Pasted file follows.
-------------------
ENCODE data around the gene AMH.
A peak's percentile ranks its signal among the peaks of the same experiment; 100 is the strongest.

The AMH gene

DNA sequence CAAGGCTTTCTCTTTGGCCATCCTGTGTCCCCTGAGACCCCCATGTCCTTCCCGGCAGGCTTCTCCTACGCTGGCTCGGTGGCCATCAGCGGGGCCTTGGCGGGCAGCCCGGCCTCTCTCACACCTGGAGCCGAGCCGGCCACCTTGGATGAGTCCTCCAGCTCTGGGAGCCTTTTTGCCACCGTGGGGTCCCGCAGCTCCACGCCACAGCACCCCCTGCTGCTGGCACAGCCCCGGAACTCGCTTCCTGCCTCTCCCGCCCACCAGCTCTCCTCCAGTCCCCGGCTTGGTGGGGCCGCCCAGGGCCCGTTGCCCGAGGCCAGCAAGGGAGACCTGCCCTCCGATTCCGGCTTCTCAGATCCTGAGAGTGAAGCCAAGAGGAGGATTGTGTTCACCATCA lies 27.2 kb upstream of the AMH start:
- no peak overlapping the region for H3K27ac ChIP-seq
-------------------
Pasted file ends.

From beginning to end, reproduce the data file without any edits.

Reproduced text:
ENCODE data around the gene AMH.
A peak's percentile ranks its signal among the peaks of the same experiment; 100 is the strongest.

The AMH gene

DNA sequence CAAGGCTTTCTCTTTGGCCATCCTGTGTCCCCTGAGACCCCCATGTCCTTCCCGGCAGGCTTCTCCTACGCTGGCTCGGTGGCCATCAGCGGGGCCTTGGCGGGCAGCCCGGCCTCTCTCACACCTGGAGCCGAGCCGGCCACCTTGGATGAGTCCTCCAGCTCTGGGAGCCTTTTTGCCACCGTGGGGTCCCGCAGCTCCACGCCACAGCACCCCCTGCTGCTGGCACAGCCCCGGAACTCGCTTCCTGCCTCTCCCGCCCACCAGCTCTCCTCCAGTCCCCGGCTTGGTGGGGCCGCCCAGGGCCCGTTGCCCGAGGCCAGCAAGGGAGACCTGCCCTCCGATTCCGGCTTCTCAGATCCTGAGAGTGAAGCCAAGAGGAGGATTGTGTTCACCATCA lies 27.2 kb upstream of the AMH start:
- no peak overlapping the region for H3K27ac ChIP-seq